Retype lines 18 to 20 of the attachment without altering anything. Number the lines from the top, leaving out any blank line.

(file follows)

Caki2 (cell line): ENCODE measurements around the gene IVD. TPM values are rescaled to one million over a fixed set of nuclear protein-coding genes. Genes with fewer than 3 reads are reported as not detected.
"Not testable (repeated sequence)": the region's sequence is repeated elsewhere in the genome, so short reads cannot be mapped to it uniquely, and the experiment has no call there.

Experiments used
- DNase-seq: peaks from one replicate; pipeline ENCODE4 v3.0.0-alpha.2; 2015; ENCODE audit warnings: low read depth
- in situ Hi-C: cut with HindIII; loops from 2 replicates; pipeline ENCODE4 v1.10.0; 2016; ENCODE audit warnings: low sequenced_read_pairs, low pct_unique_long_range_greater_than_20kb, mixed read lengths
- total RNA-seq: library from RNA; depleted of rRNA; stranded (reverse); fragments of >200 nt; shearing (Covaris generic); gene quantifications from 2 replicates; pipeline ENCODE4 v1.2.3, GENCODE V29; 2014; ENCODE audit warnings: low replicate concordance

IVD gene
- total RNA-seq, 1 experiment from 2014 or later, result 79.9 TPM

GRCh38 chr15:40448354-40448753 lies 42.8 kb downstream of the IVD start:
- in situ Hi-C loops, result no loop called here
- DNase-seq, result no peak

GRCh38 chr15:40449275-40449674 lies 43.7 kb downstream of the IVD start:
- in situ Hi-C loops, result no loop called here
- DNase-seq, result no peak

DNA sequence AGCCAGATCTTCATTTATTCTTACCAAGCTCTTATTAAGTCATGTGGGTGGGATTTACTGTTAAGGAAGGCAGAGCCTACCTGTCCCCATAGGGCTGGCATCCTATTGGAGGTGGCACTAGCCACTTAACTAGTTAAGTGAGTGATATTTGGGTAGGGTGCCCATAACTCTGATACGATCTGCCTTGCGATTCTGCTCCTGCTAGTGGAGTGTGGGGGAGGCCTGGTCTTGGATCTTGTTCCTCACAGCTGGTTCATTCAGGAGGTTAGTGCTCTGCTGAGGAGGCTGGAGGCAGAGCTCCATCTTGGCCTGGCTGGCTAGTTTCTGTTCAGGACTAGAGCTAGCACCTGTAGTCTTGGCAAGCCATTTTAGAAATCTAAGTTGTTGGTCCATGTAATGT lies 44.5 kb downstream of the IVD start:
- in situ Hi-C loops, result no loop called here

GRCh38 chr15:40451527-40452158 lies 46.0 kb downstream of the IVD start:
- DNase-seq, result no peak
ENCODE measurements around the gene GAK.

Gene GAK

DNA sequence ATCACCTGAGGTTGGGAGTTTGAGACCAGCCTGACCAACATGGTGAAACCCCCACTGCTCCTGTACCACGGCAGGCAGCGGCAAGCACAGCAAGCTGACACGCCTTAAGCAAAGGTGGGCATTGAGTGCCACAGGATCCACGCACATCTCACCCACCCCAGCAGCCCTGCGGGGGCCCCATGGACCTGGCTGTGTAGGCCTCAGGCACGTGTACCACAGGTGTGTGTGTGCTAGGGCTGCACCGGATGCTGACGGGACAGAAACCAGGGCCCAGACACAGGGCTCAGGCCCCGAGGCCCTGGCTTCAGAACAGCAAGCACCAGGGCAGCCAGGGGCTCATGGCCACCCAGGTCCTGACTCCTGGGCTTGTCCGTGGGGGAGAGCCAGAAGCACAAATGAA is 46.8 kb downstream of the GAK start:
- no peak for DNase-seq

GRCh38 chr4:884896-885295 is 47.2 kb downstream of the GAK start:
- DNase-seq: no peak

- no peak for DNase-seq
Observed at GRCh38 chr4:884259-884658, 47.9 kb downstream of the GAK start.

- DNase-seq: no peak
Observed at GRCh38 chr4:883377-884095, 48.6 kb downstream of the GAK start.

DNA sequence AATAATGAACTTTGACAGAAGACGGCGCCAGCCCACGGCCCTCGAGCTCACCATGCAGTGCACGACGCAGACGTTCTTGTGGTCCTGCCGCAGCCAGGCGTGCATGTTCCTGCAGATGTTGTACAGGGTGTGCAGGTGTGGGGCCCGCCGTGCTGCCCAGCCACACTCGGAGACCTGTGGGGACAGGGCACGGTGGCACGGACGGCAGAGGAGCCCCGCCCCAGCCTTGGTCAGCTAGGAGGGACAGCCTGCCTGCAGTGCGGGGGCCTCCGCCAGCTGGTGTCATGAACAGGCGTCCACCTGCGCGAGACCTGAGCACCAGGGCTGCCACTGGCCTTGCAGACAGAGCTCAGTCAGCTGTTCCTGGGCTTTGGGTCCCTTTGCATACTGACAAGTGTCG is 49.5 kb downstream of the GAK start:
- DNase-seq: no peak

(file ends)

- DNase-seq, result no peak
ENCODE measurements around the gene GAK.

Gene GAK